Walcheren and the Scheldt
Date of Issue
November 7, 1994
The Second World War, 1944, Victory in Sight
Series Time Span
Perforation or Dimension
Canadian Bank Note Company, Limited.
Designed by Pierre-Yves Pelletier.
Canada Post Corporation's tribute to the Canadian war effort continues with four stamps to mark the 50th anniversary of D-Day, June 6, 1944 and the subsequent advance up the European coast. After the successful battle for Normandy, the next step was the advance towards the German frontier. A pressing need existed to capture the port of Antwerp, so as to allow the more than 20,000 tons of daily supplies to be unloaded at a point closer than the Normandy beaches. On September 4 the British entered Antwerp but due to Allied strategic errors, the Germans quickly denied use of the port by occupying the 80-km waterway known as the Scheldt, between the city and the sea. Hitler had ordered that this area be held as a "fortress". The area to the south, also heavily defended, would become known in history as the Breskens Pocket. Two Canadian divisions were assigned the task of clearing the Breskens Pocket. This was accomplished on November 2. Walcheren Island was the next objective. The only approach to Walcheren was a causeway from South Beveland. The German defenders had closed the causeway to tanks and wheeled vehicles by cutting a water-filled ditch across the roadbed. British troops under First Canadian Army command made landings which toppled German resistance on November 10. On November 18, a convoy of 18 supply ships entered the port of Antwerp. "The end of Nazism was in clear view", General Eisenhower said, "when the first ship moved unmolested up the Scheldt". Victory was in sight!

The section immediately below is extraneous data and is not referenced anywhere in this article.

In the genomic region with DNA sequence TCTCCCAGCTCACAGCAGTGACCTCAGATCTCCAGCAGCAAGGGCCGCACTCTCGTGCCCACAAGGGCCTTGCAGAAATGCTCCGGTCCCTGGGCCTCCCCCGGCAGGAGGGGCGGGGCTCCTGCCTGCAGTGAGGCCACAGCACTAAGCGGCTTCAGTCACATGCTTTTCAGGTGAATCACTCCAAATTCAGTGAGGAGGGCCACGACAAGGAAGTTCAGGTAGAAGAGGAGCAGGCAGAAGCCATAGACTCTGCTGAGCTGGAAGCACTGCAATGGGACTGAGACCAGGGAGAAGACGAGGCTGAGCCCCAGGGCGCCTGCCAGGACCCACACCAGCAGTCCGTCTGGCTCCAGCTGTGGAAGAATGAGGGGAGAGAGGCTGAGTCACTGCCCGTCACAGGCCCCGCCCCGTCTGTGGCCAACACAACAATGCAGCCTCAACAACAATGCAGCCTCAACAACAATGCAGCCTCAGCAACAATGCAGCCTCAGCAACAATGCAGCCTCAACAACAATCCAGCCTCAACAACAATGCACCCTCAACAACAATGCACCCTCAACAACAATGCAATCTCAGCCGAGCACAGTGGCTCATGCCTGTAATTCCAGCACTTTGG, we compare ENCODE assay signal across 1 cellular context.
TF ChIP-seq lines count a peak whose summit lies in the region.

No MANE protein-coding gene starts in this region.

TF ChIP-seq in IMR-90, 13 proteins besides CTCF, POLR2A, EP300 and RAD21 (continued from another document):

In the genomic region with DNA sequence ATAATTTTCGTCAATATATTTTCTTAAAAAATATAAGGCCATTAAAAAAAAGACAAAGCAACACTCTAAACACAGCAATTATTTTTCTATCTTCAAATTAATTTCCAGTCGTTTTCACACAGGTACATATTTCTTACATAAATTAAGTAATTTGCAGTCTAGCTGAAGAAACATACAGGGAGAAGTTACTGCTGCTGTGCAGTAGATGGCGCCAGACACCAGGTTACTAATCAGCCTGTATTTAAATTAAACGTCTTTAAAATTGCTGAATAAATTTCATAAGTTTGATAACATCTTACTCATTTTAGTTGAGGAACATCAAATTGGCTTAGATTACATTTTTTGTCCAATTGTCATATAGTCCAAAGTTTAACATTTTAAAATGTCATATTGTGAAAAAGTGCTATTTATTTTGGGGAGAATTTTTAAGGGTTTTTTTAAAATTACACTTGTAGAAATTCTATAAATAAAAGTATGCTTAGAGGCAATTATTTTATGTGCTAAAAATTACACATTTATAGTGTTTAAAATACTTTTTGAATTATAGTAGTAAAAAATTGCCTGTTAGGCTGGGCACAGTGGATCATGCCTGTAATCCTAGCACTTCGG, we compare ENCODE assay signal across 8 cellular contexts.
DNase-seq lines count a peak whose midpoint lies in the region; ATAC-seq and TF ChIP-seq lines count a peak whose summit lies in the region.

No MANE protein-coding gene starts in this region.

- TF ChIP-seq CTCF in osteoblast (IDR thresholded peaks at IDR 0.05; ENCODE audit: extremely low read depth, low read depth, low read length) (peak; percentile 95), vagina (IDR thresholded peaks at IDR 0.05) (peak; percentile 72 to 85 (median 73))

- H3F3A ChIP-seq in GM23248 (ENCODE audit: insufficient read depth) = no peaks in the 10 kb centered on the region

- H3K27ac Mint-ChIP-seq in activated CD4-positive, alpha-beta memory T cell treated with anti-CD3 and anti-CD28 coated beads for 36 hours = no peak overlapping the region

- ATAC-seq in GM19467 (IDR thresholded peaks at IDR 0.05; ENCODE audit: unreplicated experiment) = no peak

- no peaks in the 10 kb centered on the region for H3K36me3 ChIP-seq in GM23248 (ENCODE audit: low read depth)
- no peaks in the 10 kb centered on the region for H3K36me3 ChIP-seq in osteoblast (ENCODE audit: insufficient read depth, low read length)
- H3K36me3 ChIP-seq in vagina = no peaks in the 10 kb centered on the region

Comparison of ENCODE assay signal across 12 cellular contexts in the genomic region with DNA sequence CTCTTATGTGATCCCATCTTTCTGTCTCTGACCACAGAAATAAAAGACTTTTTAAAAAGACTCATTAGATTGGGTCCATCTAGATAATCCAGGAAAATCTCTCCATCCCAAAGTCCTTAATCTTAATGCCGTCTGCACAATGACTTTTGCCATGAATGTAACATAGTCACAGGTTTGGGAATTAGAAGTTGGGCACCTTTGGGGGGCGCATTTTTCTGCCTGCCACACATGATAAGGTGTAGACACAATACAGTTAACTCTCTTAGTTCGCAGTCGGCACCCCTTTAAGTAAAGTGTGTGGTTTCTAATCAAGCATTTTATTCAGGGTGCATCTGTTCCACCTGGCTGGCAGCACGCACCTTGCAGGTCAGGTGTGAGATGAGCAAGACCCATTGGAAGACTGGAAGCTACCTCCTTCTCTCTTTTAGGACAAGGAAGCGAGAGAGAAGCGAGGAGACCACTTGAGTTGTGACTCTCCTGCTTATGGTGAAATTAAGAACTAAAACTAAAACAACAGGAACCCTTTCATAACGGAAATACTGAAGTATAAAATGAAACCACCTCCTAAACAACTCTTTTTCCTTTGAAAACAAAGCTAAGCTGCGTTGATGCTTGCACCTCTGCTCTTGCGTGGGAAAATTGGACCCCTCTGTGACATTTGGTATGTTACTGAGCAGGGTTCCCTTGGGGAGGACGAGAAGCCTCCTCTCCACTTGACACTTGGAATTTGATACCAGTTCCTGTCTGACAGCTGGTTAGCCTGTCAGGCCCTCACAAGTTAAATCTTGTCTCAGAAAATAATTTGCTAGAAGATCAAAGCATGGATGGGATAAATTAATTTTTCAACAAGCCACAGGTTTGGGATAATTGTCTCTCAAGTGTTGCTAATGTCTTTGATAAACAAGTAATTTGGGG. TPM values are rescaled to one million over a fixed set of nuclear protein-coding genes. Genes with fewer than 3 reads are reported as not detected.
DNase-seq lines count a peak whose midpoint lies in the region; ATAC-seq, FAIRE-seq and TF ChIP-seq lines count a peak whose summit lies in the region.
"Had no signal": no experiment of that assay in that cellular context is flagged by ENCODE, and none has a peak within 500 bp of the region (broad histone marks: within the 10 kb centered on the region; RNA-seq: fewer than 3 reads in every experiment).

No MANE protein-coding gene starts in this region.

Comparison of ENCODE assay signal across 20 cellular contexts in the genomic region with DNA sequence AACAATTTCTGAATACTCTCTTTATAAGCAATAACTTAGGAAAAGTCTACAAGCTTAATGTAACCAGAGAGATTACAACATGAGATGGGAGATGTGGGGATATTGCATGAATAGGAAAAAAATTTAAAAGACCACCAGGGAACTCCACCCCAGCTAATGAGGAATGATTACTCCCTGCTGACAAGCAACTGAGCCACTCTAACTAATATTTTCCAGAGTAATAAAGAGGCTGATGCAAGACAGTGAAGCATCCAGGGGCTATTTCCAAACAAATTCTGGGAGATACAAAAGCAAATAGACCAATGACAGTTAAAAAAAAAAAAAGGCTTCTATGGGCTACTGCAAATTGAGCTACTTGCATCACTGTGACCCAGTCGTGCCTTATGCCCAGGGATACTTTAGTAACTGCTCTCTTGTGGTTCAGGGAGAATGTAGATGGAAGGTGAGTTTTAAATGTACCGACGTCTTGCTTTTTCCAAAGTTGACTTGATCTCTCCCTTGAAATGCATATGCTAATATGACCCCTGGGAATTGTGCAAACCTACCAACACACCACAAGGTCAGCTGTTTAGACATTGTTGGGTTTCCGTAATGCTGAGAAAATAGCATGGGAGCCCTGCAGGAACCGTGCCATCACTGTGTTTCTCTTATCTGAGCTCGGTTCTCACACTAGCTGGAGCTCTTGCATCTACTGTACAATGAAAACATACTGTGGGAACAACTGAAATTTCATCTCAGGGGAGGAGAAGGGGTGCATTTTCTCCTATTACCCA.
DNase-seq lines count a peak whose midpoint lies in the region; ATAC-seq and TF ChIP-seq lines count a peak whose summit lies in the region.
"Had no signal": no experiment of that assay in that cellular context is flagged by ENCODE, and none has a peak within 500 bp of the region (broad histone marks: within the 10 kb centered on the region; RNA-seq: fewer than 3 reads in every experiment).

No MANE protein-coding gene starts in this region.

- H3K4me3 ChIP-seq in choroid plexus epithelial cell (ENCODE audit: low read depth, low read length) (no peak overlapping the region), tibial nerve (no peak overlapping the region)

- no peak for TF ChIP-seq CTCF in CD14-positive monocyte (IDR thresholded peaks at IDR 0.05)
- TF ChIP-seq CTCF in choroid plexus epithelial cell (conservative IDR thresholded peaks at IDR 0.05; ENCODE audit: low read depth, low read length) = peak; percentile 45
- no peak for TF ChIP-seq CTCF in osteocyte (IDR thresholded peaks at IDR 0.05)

Canada Post Corporation. Canada's Stamps Details, Vol. 3, No. 6, 1994, p. 8, 10-11.
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